Situated on the Gulf of Thailand about 200 km south of the Thai capital, Bangkok, Cha Am is a pleasantly uncrowded fishing town and seaside resort in Cha Am district, Petchaburi Province.
Its peaceful atmosphere and relatively close proximity to Bangkok is one reason for its popularity among Thais, who often visit for a weekend or longer if they have time. The lack of a vibrant nightlife probably also accounts for it being overlooked by most foreign tourists who head for the better known island resorts, such as those on Koh Samui, and Phuket, etc.
Cha Am is definitely a daytime kind of place. There are a few night spots such as the string of bars in Soi Bus Stop, but they’re decidedly tame when compared to similar areas that you would find in Pattaya or in Bangkok’s red light districts of Patpong and Soi Cowboy. Most close around 1 am or midnight.
You can get to Cha Am by bus from Bangkok’s Southern Bus Terminal (Sai tai). The distance is around 200 km and takes around 3 hours. Buses leave for Hua Hin via Cha Am every hour throughout the day. The cost is 155 baht (July 2013). At the drop-off point, motorcycle taxis can take you and your luggage (within reason) to a seafront guest house or hotel for 50 baht. Motorcycle taxis are plentiful throughout the area and are a good way to get around. Standard taxis are also available.
There is a limited train service from Hualamphong station to Cha Am. To the south, the neighbouring seaside town of Hua Hin has more train services from Bangkok, but only two of those (9:20 am and 3:35 pm) stop at Cha Am around 4 hours later.
Taxis are the fastest and most convenient way to get to Cha Am but will cost around 2000-2500 baht from Bangkok.
Travelling to Cha Am from the south of Thailand (or even further south from Malaysia) is more conveniently arranged by travelling to the neighbouring seaside town of Hua Hin which has better transport links than Cha Am. You can then take a minibus, taxi or public bus to Cha Am which lies a further 16 miles (25 km) to the north
Accommodation is plentiful in Cha Am, ranging from guest houses to plush ‘sea view’ hotels. Perfect House guest house, in Soi Bus Stop about 3 mins walk from the seafront is a typical example of a clean, friendly and well-run guest house. Expect to pay around 600 baht per night for a double room with aircon, fridge, cable TV and Wifi.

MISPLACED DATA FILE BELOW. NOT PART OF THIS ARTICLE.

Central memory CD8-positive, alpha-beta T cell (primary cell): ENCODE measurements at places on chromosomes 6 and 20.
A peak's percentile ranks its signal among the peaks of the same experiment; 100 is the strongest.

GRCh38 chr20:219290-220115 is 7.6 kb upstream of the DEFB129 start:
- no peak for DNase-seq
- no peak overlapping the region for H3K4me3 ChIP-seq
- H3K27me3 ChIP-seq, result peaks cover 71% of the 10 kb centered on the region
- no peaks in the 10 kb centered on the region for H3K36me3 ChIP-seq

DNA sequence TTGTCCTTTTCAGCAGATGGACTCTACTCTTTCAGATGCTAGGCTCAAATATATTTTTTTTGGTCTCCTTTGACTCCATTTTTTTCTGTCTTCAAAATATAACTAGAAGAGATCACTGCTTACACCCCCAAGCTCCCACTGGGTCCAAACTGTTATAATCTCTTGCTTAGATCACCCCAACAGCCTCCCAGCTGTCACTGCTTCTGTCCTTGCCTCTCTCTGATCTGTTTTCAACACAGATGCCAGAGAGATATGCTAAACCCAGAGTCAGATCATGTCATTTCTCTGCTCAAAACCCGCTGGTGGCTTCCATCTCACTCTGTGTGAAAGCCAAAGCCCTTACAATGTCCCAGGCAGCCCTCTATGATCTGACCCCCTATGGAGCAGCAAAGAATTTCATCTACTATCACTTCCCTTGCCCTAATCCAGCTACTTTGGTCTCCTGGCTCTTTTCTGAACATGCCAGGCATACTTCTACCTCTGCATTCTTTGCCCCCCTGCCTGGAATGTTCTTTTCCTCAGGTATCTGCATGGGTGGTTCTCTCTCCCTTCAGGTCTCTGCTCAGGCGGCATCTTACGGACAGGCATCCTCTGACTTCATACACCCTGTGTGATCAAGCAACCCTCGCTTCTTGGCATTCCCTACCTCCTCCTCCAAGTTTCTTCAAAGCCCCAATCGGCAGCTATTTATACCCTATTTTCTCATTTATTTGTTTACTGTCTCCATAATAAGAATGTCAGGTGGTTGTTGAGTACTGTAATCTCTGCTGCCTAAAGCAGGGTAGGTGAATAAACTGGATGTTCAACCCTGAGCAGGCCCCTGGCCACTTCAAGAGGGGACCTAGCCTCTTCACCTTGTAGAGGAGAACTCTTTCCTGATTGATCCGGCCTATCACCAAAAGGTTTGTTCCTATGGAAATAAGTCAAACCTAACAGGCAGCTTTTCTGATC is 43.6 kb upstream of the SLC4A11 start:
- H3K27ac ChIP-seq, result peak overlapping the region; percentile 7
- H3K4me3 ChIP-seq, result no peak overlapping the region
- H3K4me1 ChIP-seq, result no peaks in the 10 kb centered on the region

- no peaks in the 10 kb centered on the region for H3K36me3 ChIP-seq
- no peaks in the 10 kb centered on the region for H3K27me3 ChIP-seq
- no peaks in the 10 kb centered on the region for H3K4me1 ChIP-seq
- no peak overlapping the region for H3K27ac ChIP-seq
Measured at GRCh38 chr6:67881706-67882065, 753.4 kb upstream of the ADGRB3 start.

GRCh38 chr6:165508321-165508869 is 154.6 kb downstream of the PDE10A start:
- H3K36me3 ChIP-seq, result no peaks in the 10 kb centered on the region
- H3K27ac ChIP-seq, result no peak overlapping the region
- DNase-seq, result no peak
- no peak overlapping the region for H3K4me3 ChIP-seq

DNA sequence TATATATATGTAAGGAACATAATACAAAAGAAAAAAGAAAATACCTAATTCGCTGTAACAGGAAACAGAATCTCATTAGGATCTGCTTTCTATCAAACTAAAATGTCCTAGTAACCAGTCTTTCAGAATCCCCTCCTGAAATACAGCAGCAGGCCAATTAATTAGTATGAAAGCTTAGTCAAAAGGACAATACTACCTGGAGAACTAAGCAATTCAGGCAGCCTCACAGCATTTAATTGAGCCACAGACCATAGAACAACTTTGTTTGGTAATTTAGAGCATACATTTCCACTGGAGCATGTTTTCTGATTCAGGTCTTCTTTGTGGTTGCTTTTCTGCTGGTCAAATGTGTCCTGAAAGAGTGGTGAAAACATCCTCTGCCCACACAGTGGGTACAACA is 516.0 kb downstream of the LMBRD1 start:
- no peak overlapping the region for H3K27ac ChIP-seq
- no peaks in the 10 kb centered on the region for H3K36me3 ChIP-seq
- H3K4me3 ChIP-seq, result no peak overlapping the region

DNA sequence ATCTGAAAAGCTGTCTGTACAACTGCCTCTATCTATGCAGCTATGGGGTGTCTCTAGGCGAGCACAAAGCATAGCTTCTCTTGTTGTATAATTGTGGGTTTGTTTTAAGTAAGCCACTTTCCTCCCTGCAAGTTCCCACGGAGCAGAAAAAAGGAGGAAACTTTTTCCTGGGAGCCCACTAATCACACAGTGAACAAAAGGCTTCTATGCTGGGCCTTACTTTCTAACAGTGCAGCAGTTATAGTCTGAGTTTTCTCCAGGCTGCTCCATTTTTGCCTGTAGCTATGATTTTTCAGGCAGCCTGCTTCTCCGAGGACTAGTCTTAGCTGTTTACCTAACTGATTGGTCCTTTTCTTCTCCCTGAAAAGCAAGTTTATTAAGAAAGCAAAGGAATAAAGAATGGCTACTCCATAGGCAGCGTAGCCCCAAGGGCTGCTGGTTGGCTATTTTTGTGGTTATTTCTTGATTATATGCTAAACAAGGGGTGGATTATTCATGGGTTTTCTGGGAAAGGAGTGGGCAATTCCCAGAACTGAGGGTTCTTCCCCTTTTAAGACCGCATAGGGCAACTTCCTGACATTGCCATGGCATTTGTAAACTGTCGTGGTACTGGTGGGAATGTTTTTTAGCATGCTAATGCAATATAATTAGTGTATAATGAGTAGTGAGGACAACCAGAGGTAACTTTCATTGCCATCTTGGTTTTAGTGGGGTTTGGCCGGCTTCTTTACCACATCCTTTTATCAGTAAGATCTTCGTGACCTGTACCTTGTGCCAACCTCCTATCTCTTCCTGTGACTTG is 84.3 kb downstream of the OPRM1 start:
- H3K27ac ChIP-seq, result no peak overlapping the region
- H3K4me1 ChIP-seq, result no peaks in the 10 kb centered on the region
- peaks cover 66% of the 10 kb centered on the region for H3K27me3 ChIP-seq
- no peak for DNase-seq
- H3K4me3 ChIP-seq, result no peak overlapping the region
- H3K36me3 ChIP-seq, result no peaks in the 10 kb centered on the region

The beach is clean and not crowded. There are some watersport activities but not enough to spoil the calm atmosphere.
Bicycle rental shops are common on the sea front and you can hire a bike for 20 baht per hour. You can also hire tandems and even doubletandems, if that’s the right phrase, for around 100 baht per hour. Bicycles are a great way to get around the seafront and further afield.
Cha Am is noted for its high quality golf courses, which are among the best in Thailand. Expertly designed and set among attractive natural surroundings, these courses attract golfers far and wide. Zoom in to the map below to see their locations
There are a few interesting Buddhist temples in and around Cha Am, such as Wat Nerun Chararam with its six-armed, Buddha prominently situated in the temple grounds, or the impressively old Wat Cha Amlocated further west, with its reclining Buddha set in a cave.
Cha Am Harbour
This is an interesting and a very photogenic area with lots of fishing boat activity going on. It lies to the north of the beachfront Rd and you can see the harbor jutting out to the sea from anywhere on the beach. It’s a pleasant bicycle ride of about 15 – 20 minutes to get there.
Pharmacies are a common and medical aid can be received at various clinics around town as well as at Cha Am Hospital in the north of Cha Am. This is a fairly small hospital in Khlong Thian Rd. If you require hospital treatment, assuming it’s not an emergency, you might instead consider heading to the seaside town of Hua Hin, 16 miles (25 km) to the south, which is better served with larger and more extensively equipped hospitals.
Legal aid is available at the Foreigner’s Legal Aid Centre (and police station)on the seafront road (Ruangjit), situated between the north and south beachfronts.